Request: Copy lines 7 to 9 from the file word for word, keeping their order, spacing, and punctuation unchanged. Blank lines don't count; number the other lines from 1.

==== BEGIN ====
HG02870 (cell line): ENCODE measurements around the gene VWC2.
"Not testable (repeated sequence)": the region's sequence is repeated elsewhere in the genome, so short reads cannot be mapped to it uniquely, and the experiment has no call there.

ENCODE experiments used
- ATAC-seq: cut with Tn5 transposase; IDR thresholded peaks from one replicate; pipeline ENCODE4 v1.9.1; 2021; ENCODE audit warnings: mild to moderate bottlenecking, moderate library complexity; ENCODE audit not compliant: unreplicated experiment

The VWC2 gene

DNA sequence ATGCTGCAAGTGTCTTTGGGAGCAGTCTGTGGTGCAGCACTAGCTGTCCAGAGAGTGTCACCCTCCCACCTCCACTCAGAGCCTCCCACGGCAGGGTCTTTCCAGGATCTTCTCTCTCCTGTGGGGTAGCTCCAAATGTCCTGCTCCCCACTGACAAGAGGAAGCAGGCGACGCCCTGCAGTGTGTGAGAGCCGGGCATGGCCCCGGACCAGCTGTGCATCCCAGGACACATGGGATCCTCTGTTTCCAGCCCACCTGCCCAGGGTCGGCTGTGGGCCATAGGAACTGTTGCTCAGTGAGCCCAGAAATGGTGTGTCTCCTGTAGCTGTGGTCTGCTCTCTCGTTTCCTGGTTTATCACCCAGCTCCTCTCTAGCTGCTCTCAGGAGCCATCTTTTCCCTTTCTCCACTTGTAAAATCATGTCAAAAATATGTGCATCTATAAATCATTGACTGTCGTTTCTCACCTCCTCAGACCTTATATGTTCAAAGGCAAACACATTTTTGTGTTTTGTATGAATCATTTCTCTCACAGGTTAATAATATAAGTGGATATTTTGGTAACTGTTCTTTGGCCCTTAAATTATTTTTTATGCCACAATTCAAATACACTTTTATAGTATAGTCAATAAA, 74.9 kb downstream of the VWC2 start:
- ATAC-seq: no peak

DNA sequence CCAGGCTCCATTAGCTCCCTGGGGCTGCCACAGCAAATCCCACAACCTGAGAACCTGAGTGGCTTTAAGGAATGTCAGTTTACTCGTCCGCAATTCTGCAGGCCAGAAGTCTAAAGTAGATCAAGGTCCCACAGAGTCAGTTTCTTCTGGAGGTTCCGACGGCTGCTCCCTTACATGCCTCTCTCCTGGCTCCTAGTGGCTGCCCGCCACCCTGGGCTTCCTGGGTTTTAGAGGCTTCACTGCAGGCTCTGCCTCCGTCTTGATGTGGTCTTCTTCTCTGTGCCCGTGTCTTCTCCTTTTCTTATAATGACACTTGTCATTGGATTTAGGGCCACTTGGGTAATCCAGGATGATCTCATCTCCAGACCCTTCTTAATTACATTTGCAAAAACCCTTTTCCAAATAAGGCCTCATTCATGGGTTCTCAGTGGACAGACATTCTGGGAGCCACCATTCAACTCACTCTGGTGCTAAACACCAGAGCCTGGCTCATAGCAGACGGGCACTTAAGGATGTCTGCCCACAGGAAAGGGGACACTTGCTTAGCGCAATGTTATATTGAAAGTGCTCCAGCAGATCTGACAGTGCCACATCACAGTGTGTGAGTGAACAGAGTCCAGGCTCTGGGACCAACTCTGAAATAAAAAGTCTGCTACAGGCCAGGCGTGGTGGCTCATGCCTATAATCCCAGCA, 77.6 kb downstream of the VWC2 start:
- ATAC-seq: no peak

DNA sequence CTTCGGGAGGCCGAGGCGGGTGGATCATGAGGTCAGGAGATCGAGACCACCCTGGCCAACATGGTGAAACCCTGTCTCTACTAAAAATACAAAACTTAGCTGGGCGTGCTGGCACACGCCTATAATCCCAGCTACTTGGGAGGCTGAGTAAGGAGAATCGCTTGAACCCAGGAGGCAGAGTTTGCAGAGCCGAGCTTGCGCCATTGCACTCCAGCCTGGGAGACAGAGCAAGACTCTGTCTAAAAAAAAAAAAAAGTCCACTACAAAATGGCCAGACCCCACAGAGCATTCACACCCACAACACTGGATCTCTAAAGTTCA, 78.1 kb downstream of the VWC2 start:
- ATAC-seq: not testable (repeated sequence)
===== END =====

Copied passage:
- ATAC-seq: no peak

DNA sequence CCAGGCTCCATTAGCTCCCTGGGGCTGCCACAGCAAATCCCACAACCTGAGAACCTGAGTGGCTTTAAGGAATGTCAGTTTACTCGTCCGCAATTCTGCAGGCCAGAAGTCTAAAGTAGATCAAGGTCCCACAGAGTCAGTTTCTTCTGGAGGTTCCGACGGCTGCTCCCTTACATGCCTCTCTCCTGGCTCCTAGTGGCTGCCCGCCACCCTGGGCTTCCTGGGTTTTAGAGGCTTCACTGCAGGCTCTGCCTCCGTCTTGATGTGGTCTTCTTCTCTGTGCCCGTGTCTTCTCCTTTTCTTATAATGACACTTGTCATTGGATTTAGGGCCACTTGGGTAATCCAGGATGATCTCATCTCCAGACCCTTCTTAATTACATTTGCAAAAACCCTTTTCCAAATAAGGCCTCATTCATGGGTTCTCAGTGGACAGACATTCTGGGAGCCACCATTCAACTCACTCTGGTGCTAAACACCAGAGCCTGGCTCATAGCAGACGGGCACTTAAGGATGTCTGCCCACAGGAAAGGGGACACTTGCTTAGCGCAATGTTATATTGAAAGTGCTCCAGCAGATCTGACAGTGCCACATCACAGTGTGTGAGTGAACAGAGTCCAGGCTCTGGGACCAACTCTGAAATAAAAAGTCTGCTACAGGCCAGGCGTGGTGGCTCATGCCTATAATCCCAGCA, 77.6 kb downstream of the VWC2 start:
- ATAC-seq: no peak